This paper examines the impact of Japan’s pesticide regulations. The study found that Japan’s restrictions on paraquat have contributed to a reduction in pesticide sales and deaths, with no apparent change in agricultural output.
Although pesticide poisonings occur worldwide, most high-income countries have not been severely affected. Japan is a key exception, with pesticide suicides becoming a major public health concern in the 1980s. We here report the epidemiology of lethal pesticide poisoning in Japan in relation to its pesticide regulation and agricultural output.
We obtained data on pesticide registration and sales from the Japan Plant Protection Association’s annual Pesticide Handbook, National Food and Agricultural Materials Inspection Center, and Food and Agriculture Organization of the United Nations. Data on deaths due to pesticide poisoning and population were obtained from Vital Statistics of Japan. We reviewed the registration status and hazard classification of pesticides in Japan and analysed the relationships between the use/sales, pesticides fatalities, and agricultural output.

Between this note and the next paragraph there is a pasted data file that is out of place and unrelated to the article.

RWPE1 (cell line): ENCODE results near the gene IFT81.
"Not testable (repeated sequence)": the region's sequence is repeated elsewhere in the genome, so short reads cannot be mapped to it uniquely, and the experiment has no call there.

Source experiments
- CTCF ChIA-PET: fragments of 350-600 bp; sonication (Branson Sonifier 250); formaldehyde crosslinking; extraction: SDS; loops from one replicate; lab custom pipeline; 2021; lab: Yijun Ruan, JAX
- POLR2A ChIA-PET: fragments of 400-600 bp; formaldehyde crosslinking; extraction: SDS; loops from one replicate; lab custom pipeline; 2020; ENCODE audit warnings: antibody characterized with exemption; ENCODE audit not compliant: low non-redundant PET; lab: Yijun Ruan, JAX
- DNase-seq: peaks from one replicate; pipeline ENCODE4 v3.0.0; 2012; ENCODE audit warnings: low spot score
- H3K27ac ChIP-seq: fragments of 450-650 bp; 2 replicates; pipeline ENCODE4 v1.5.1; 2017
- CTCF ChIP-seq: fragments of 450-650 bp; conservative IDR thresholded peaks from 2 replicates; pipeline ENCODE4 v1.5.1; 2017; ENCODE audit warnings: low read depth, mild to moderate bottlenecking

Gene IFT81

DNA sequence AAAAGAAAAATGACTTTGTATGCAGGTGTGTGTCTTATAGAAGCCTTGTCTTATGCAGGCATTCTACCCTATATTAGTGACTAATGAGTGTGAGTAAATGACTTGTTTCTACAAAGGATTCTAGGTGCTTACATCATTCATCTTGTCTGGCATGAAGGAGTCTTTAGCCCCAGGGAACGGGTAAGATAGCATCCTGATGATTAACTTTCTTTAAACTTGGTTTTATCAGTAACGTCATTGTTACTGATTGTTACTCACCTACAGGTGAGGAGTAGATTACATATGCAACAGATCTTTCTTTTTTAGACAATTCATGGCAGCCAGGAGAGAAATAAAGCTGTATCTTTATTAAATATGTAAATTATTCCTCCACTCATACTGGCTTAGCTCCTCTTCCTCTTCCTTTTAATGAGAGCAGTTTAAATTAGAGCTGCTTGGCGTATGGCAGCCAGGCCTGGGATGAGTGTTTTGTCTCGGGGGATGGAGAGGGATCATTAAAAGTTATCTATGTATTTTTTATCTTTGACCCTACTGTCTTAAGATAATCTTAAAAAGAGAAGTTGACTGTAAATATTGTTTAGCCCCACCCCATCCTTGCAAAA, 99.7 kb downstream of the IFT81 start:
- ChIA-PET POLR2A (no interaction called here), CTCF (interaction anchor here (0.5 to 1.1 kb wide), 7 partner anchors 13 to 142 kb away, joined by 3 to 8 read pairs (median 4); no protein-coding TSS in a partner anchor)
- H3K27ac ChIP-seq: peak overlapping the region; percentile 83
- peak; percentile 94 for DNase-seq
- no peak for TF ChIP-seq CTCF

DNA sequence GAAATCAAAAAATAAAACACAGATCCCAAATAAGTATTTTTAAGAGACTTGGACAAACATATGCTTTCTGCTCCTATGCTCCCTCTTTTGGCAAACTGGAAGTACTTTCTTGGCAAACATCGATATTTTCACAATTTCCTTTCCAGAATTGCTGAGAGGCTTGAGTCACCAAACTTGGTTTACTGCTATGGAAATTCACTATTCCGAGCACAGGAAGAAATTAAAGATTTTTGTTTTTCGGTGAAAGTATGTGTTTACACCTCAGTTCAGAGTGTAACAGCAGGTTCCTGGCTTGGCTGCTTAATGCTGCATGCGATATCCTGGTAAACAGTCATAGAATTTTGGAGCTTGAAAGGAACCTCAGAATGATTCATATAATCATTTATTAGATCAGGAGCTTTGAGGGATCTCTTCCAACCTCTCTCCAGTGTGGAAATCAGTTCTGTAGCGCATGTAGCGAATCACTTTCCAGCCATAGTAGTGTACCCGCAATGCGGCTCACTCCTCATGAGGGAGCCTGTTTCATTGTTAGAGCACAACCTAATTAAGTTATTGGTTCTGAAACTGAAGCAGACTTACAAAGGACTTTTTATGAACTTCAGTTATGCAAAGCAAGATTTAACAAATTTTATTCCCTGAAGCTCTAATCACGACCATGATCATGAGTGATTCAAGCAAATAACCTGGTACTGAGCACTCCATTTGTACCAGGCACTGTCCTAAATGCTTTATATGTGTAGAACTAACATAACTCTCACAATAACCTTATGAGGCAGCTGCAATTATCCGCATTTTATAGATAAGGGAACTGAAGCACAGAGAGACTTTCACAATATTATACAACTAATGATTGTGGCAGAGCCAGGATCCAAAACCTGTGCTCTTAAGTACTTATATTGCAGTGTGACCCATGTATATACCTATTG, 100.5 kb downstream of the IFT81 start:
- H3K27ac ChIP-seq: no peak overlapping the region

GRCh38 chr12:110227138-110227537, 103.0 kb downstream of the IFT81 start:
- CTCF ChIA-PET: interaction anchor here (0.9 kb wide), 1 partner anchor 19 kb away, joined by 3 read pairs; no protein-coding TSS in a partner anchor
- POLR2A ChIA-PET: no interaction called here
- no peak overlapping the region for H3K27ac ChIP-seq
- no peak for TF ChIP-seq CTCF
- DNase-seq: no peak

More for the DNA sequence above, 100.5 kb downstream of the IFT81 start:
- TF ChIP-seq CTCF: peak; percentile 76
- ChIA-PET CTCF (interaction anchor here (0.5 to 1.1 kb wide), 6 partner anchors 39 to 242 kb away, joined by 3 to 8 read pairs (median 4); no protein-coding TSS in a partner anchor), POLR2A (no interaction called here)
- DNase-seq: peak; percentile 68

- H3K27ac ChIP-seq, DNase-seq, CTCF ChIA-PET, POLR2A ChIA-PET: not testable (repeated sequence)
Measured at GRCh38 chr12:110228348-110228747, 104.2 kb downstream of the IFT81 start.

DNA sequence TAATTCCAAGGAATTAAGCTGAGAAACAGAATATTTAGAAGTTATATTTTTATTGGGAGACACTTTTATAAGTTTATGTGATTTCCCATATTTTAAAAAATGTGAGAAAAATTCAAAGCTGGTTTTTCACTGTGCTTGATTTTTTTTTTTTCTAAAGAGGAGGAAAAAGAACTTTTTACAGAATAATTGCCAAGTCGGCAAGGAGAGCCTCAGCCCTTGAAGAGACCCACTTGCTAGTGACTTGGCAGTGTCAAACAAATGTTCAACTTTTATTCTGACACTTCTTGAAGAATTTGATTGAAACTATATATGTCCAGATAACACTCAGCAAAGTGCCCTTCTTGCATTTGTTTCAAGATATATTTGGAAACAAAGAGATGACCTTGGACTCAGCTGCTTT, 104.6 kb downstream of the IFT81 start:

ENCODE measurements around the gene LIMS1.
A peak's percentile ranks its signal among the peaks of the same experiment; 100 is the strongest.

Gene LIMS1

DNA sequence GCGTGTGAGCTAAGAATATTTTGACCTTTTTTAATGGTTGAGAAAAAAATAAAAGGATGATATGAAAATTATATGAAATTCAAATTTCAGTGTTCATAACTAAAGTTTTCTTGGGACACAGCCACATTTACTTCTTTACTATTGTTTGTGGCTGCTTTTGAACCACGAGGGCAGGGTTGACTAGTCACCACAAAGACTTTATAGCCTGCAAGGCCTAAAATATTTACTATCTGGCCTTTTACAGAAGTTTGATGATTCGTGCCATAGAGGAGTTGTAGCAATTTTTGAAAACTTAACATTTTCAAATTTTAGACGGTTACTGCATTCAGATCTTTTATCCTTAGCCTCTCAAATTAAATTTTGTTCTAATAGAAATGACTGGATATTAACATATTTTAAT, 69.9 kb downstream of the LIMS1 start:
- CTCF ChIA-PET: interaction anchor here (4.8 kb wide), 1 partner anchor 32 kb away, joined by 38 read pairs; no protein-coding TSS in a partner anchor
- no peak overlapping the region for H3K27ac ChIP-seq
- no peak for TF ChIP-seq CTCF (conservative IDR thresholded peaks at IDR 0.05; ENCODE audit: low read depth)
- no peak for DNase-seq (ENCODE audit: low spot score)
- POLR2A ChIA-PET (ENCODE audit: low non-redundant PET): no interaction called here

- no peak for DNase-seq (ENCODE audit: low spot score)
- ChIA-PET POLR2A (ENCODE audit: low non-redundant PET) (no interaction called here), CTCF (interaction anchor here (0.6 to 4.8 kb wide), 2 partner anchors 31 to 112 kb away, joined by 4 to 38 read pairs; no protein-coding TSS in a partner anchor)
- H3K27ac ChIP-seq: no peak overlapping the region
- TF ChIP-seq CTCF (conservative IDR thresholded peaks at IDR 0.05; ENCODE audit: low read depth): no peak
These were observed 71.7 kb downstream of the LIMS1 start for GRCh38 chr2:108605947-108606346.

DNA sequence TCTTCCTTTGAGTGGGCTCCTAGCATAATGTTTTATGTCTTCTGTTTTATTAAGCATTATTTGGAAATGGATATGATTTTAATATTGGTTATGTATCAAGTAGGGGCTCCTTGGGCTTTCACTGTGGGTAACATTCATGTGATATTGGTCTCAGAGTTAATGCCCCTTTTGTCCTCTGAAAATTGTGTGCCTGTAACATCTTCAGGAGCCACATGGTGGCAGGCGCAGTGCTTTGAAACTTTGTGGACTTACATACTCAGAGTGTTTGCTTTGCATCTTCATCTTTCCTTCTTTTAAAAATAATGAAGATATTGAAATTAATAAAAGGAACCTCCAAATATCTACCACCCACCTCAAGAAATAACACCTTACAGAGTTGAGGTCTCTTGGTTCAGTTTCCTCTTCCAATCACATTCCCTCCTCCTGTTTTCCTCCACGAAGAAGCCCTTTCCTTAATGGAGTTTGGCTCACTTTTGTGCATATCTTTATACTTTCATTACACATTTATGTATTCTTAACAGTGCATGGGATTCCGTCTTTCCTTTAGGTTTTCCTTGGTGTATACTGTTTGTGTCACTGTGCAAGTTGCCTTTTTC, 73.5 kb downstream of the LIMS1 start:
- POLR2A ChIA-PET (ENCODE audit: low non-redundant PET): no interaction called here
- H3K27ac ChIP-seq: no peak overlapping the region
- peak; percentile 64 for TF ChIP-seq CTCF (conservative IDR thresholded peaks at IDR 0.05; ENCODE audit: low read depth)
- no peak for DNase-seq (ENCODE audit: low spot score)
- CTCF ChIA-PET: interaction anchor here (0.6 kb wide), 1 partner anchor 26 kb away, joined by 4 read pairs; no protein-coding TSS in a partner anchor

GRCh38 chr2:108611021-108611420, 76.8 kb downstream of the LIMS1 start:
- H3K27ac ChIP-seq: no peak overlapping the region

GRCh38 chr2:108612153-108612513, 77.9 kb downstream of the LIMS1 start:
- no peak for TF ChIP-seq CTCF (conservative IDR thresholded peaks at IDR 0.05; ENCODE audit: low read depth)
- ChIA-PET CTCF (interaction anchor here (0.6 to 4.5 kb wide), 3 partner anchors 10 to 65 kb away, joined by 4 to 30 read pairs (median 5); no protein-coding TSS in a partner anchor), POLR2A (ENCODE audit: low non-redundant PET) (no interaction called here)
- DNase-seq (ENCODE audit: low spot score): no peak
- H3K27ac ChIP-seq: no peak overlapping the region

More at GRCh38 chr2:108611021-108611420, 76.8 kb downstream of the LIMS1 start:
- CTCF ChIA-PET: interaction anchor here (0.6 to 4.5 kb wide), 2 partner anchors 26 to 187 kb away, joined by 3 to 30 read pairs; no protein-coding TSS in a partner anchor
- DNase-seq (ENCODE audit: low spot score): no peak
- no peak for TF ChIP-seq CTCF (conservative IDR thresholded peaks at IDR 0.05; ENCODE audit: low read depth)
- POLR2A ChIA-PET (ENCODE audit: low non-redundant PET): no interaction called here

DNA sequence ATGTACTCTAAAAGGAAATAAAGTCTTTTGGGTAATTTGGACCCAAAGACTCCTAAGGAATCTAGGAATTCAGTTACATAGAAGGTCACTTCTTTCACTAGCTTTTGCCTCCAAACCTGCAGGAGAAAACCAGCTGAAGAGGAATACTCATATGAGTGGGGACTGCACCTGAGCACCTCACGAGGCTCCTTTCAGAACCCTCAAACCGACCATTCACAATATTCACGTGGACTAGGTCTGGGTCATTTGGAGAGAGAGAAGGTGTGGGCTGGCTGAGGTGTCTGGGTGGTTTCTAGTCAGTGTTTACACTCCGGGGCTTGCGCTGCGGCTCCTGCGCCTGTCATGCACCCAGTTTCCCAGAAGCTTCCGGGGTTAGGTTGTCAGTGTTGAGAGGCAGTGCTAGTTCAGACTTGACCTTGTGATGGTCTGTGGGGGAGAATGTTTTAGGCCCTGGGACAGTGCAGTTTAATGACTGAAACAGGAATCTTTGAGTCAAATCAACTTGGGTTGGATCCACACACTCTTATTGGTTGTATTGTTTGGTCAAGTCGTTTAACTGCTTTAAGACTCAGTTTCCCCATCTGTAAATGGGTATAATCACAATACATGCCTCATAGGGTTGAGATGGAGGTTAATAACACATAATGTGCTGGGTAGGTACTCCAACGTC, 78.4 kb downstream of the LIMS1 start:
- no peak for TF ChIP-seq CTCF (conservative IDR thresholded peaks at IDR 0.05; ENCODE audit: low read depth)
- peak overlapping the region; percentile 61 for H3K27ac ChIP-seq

Five hundred and twenty-nine pesticide active ingredients are currently registered in Japan, including four WHO hazard class IB organophosphorus and carbamate insecticides. Paraquat was registered in 1962 as a liquid SL20 formulation. In 1986, restrictions were imposed on its sale/use and a 4.3% paraquat ion/4.1% diquat ion combination product registered by ICI. There were 221 pesticide poisoning fatalities in 2019, down from 2648 in 1986, a 92% reduction over 33 years. Self-poisoning was responsible for most pesticide deaths in both 1985 (2013/2476, 81.3%) and 2019 (146/221, 66.1%). Pesticide poisoning made up 8.6% of all suicides in 1985, down to 0.7% in 2019. Unintentional pesticide poisoning deaths also all fell by 83.8%, from 463 to 75. These reductions were associated with reduced sales of both OP/carbamate insecticides and paraquat/diquat but no apparent change in agricultural output across a broad range of crops.
Reduced use of highly hazardous pesticides and lowered concentration formulations in Japan were associated with major decreases in all deaths from pesticide poisoning and the proportion of all suicides due to pesticide ingestion.